Following the central bank restrictions on consumer lending, a state loan guarantee scheme has been proposed by the opposition Democrats (SDS), but the corresponding bill was voted down in parliament.
STA, 12 December 2019 - The government has granted the citizenship request by Angelika Mlinar, an Austrian former MEP who has been nominated to head the government office in charge of cohesion policy, on grounds of national interest.
The government said on Thursday the request had merit in that "there is interest by the Republic of Slovenia in admitting the person in question into citizenship."
The decision is based on provisions of the citizenship act which provide a path to citizenship for individuals that Slovenia deems useful for "scientific, economic, cultural, national and similar reasons".
It is most often used to fast-track citizenship applications of athletes and scientists and by mid-2018 almost 1,500 people had become citizens that way.
Following the clearance from the government, the Ministry of the Interior will now issue a formal citizenship decision.
Mlinar had been nominated by the Alenka Bratušek Party (SAB) to head the Government Office for Development and European Cohesion Policy, having previously topped the SAB slate for the EU election.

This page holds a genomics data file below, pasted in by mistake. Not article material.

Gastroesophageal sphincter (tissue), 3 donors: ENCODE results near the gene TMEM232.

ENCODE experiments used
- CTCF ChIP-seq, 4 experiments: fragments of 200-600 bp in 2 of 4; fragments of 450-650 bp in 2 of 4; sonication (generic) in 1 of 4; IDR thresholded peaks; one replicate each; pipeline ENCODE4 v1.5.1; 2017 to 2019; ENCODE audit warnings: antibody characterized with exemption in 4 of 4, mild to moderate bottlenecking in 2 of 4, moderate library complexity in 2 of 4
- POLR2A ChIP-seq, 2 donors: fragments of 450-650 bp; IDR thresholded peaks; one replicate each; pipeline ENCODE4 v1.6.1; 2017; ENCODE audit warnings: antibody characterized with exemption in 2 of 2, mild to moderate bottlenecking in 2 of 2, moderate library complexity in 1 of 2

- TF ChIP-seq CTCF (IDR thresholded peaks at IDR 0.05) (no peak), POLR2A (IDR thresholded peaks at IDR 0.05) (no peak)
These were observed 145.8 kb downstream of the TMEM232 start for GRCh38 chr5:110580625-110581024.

An Austrian citizen but ethnic Slovenian, Mlinar lived in Slovenia for several years. Despite diverging opinions due to vague legislation, the prevailing sentiment is that she needs Slovenian citizenship to become a cabinet member.
Her request in Austria that she be allowed dual citizenship is still pending and Mlinar has said that she would not want to give up her Austrian passport to be allowed to serve as minister.
The government must formally nominate a new minister by 7 January, three months after Iztok Purič stepped down.
STA, 11 December 2019 - Opinions varied as stakeholders discussed a proposal from New Slovenia (NSi) for sex offences not to become statute-barred. While the NSi believes this would help victims who decide to speak about their experience at a later age, the justice minister argued victims should report such crimes as soon as possible.